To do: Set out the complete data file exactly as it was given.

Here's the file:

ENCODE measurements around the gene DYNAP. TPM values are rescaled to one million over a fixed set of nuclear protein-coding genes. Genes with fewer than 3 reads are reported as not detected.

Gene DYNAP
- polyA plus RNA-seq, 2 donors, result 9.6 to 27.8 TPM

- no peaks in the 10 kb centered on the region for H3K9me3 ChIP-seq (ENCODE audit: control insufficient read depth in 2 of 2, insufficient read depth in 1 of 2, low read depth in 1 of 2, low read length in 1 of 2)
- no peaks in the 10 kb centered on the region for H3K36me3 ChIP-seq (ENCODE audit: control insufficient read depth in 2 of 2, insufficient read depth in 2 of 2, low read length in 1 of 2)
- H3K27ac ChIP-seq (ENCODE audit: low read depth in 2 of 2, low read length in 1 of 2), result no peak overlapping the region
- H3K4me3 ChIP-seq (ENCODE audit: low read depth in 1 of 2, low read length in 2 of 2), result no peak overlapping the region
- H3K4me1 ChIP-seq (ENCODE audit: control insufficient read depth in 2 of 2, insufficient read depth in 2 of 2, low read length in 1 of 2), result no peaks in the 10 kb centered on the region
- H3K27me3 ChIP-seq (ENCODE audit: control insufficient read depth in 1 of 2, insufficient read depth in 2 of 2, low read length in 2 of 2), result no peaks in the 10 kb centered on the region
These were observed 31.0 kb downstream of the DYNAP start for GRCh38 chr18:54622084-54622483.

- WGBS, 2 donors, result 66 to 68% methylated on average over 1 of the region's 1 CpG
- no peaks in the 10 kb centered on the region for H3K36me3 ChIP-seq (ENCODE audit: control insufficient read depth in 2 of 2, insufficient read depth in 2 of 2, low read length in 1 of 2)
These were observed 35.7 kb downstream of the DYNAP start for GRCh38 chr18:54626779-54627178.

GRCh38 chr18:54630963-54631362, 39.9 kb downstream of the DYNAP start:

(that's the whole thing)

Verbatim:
ENCODE measurements around the gene DYNAP. TPM values are rescaled to one million over a fixed set of nuclear protein-coding genes. Genes with fewer than 3 reads are reported as not detected.

Gene DYNAP
- polyA plus RNA-seq, 2 donors, result 9.6 to 27.8 TPM

- no peaks in the 10 kb centered on the region for H3K9me3 ChIP-seq (ENCODE audit: control insufficient read depth in 2 of 2, insufficient read depth in 1 of 2, low read depth in 1 of 2, low read length in 1 of 2)
- no peaks in the 10 kb centered on the region for H3K36me3 ChIP-seq (ENCODE audit: control insufficient read depth in 2 of 2, insufficient read depth in 2 of 2, low read length in 1 of 2)
- H3K27ac ChIP-seq (ENCODE audit: low read depth in 2 of 2, low read length in 1 of 2), result no peak overlapping the region
- H3K4me3 ChIP-seq (ENCODE audit: low read depth in 1 of 2, low read length in 2 of 2), result no peak overlapping the region
- H3K4me1 ChIP-seq (ENCODE audit: control insufficient read depth in 2 of 2, insufficient read depth in 2 of 2, low read length in 1 of 2), result no peaks in the 10 kb centered on the region
- H3K27me3 ChIP-seq (ENCODE audit: control insufficient read depth in 1 of 2, insufficient read depth in 2 of 2, low read length in 2 of 2), result no peaks in the 10 kb centered on the region
These were observed 31.0 kb downstream of the DYNAP start for GRCh38 chr18:54622084-54622483.

- WGBS, 2 donors, result 66 to 68% methylated on average over 1 of the region's 1 CpG
- no peaks in the 10 kb centered on the region for H3K36me3 ChIP-seq (ENCODE audit: control insufficient read depth in 2 of 2, insufficient read depth in 2 of 2, low read length in 1 of 2)
These were observed 35.7 kb downstream of the DYNAP start for GRCh38 chr18:54626779-54627178.

GRCh38 chr18:54630963-54631362, 39.9 kb downstream of the DYNAP start: